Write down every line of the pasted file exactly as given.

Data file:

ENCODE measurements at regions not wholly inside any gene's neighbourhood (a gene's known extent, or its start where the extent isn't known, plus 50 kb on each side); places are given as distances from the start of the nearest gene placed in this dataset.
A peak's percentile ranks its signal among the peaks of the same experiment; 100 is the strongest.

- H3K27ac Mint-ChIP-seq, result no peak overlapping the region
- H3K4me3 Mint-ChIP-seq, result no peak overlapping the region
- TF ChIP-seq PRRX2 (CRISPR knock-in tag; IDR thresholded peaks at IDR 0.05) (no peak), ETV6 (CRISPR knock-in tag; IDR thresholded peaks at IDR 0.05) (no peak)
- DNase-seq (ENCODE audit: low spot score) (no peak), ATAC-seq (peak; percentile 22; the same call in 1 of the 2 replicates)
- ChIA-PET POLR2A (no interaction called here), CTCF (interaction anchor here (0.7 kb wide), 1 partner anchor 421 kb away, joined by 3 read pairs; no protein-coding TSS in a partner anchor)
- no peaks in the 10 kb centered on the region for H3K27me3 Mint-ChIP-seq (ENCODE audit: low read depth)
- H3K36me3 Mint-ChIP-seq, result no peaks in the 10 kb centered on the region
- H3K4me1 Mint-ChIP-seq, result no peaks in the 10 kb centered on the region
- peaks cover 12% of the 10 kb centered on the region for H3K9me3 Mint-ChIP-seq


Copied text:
ENCODE measurements at regions not wholly inside any gene's neighbourhood (a gene's known extent, or its start where the extent isn't known, plus 50 kb on each side); places are given as distances from the start of the nearest gene placed in this dataset.
A peak's percentile ranks its signal among the peaks of the same experiment; 100 is the strongest.

- H3K27ac Mint-ChIP-seq, result no peak overlapping the region
- H3K4me3 Mint-ChIP-seq, result no peak overlapping the region
- TF ChIP-seq PRRX2 (CRISPR knock-in tag; IDR thresholded peaks at IDR 0.05) (no peak), ETV6 (CRISPR knock-in tag; IDR thresholded peaks at IDR 0.05) (no peak)
- DNase-seq (ENCODE audit: low spot score) (no peak), ATAC-seq (peak; percentile 22; the same call in 1 of the 2 replicates)
- ChIA-PET POLR2A (no interaction called here), CTCF (interaction anchor here (0.7 kb wide), 1 partner anchor 421 kb away, joined by 3 read pairs; no protein-coding TSS in a partner anchor)
- no peaks in the 10 kb centered on the region for H3K27me3 Mint-ChIP-seq (ENCODE audit: low read depth)
- H3K36me3 Mint-ChIP-seq, result no peaks in the 10 kb centered on the region
- H3K4me1 Mint-ChIP-seq, result no peaks in the 10 kb centered on the region
- peaks cover 12% of the 10 kb centered on the region for H3K9me3 Mint-ChIP-seq